We are heading for a recession - guaranteed. FOX and CNN have both confirmed it :)
I am not sure what I am missing.
I live in a town of around 20,000 people. It’s a perfect size - large enough that you don’t know most people, but small enough that you always bump into a friendly face when running around town.
It’s a very active community - a Mecca for mountain bikers, rock climbers, kite surfers and general outdoor enthusiasts. Squeezed between the pacific ocean and the coastal mountains, the only road heading up from the city is aptly named the Sea to Sky highway. It’s as gorgeous as it sounds.
During the last 24 months, our best yoga studio shut down - then our second-best yoga studio. We lost our best sushi restaurant, our busiest coffee shop and then - the only cafe that had a menu of green smoothies.
Reading between the lines - you can guess that I noticed these bankruptcies because I was a frequent patron of the businesses.
But if you go off my immediate radar, there have been dozens more retail and service companies that bit the dust.
So when I hear the media forecasting the possibility of a recession coming… I honestly don’t know what they are talking about.
And I get it - while the real economy has been beaten down, the stock market has been hitting all-time highs - and as we all know, the market is nothing if not a direct reflection of the real economy…
I am a member of a few entrepreneurial peer groups. We often meet up to discuss key issues facing our businesses and share strategic advice. Lately, the conversations have become focused on recession preparation. Three times last week, I found myself in a room with a group of fellow business owners sharing our recession strategies and forecasts.
Regular readers know how much I love a good forecast :)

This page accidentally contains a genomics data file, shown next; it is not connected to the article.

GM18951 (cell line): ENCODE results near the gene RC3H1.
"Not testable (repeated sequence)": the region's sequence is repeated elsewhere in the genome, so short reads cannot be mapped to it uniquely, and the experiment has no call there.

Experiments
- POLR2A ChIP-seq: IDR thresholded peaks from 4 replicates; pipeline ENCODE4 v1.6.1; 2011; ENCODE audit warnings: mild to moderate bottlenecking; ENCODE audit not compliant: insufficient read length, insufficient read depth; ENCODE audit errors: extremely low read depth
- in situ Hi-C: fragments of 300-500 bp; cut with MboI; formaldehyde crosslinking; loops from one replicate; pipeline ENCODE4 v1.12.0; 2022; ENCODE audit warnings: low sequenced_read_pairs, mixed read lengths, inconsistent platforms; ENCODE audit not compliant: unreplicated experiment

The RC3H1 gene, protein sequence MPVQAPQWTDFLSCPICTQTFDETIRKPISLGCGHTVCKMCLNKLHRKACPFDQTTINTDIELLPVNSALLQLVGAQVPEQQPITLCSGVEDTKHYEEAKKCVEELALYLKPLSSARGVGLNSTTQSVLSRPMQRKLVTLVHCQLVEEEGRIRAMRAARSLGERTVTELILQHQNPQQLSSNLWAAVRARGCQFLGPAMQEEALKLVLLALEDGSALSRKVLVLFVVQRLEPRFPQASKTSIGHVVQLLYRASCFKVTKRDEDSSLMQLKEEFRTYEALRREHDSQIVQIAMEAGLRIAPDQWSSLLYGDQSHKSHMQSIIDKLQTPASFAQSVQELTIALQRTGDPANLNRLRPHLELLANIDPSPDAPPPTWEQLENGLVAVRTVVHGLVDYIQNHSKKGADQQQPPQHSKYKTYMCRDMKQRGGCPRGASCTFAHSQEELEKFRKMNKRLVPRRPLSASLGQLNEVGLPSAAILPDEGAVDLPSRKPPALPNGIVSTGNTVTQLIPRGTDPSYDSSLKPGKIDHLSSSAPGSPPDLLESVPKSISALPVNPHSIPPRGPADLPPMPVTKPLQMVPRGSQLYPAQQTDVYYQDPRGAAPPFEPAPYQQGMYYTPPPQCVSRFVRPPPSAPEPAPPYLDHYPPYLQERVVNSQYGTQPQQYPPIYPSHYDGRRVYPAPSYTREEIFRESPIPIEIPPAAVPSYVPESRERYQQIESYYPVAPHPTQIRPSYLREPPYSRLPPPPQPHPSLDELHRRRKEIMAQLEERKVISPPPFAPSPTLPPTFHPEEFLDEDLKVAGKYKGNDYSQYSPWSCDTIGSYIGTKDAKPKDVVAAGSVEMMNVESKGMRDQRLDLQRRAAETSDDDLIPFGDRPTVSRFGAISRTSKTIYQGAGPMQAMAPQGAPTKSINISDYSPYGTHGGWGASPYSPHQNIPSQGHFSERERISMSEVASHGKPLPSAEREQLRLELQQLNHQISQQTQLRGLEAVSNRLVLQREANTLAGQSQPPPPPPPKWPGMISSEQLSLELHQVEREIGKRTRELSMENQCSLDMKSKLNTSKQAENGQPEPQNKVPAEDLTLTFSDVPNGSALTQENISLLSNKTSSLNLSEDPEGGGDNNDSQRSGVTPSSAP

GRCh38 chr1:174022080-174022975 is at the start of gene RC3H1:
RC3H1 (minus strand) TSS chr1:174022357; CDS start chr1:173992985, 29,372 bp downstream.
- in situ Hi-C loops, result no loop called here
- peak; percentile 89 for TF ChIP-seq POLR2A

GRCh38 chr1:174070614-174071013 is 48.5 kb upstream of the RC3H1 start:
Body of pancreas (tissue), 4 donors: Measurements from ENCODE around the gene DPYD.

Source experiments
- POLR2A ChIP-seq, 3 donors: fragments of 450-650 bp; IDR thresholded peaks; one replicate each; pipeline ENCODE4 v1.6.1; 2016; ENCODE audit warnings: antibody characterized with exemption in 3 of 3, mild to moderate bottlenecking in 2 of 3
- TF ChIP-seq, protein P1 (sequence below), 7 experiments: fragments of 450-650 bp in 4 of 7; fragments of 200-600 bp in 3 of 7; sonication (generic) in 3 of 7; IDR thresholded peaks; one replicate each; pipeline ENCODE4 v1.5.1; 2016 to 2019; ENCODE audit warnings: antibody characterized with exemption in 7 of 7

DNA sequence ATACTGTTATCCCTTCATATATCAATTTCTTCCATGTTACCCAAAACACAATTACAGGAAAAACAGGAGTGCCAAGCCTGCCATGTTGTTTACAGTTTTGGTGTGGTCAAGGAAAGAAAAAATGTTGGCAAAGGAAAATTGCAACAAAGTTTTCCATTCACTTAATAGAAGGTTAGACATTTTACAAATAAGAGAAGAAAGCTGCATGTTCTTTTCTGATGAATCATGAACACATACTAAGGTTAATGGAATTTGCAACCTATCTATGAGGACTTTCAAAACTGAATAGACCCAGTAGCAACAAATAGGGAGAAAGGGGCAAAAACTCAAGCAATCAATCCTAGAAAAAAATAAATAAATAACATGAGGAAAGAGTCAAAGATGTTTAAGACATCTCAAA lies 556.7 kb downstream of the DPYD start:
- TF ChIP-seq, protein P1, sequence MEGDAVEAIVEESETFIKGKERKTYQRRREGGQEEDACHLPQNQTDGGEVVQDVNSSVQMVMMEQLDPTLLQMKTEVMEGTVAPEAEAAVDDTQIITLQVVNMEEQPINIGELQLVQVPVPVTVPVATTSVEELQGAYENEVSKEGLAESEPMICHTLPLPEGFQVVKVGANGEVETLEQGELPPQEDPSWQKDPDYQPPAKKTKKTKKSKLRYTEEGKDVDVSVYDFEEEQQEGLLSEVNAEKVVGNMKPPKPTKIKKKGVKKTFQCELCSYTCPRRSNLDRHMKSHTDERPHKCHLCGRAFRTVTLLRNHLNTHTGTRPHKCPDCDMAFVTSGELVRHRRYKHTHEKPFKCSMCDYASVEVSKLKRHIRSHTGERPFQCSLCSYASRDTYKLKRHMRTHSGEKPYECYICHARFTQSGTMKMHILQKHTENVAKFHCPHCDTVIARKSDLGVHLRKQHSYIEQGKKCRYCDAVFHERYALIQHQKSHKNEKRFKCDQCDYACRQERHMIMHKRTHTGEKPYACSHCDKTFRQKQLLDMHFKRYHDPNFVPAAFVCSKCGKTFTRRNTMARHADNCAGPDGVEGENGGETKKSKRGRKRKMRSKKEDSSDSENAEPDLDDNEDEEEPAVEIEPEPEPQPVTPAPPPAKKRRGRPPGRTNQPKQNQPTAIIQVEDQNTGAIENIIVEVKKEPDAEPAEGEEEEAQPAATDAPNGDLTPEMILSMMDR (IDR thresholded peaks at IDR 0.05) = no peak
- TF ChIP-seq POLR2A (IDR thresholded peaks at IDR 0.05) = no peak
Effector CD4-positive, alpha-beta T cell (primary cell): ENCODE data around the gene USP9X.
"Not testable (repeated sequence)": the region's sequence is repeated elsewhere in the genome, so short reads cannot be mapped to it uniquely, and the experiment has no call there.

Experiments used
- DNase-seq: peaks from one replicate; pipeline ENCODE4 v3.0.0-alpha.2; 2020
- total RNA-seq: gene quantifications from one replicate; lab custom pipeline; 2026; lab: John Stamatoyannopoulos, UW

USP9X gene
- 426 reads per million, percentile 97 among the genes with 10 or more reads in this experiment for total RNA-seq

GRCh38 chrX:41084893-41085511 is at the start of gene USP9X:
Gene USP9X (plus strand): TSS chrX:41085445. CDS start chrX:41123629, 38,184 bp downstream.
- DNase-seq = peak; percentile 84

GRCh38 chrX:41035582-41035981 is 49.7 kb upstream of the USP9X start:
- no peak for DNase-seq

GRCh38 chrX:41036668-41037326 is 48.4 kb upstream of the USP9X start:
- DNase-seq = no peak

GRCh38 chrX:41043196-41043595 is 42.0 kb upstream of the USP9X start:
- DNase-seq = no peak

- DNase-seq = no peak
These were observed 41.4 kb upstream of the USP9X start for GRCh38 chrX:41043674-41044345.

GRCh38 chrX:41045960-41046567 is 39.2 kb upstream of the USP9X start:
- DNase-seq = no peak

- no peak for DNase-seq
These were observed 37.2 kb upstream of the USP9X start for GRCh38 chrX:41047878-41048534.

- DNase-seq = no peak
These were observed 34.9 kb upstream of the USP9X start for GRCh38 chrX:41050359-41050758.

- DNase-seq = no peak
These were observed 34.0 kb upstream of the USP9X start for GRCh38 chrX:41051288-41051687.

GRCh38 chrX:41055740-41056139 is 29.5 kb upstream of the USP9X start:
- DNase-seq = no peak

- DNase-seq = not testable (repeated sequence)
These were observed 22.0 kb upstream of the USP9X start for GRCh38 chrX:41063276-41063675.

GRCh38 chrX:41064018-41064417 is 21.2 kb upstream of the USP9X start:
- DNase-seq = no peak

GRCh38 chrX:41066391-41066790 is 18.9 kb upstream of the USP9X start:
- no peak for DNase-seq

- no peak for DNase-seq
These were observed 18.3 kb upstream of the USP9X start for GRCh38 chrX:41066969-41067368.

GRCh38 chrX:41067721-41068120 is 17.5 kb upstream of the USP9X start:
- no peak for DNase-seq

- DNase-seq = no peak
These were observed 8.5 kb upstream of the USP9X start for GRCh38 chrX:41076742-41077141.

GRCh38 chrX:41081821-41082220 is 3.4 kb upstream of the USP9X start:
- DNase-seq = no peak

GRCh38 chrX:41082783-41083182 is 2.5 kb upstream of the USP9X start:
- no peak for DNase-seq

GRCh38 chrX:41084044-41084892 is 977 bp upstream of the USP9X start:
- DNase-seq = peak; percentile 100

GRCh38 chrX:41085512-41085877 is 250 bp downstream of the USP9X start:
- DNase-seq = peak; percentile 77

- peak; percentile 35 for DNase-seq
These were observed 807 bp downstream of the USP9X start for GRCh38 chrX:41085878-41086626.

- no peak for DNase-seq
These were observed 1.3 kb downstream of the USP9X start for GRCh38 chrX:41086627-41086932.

What struck me most about these conversations was the weight that the (highly successful) individuals put on the statements coming out from a variety of media outlets.
Here I was watching a group of business owners - with real skin in the game and real-time exposure to the commodities sector, the labour market, and consumer and corporate spending habits but yet - they were all looking to a handful of journalists to tell them what was happening in the economy.
The economy - which is just a silly word used to describe - the individuals in the room.
I am still trying to understand the irony of the situation - and I am not faulting anyone for looking externally for answers - I do it all the time.
Business journalists are rarely business owners. Market analysts are frequently not market participants.
They are spectators.
It is incredibly important for me to point out the danger of this situation. Journalists make forecasts. When their forecasts are wrong, they make new forecasts. But the individuals who took consequential action based on the forecasts do not have that luxury. They face the consequences.
Here is a parallel: The most important question I ask every CEO who comes on my YouTube channel to pitch their company is this: How many shares in this company do YOU own?
Ie: Do THEY have skin in the game? If they are wrong, I need them to hurt more than me. It is the only way I can have confidence in their dedication to success.
If you want to experience the other side of this conversation - all you need to do is attend some local martial arts or boxing matches. I've seen this countless times - two professionally trained fighters in the ring, counselled by their head coaches in their corner - but inevitably, fans feel compelled to yell advice such as “Keep your hands up!” “Use the jab!” - or my all-time favourite - “Hit him!”
I always thought how appreciative the fighters must be for these pointers... Yet for some reason I've never seen the fighter turn to the spectators and yell, “What should I do next..?!"
But yet - this is the same as a company owner turning to the Wall Street Journal to find out “What’s going on out there?”
So why do we do it? (And I say we because I have yet to build full immunity to this condition).
We do it because we crave certainty - and if we know that we don’t know, we want to believe that someone else does.
And if certainty is what the market wants, then certainty is what they will get: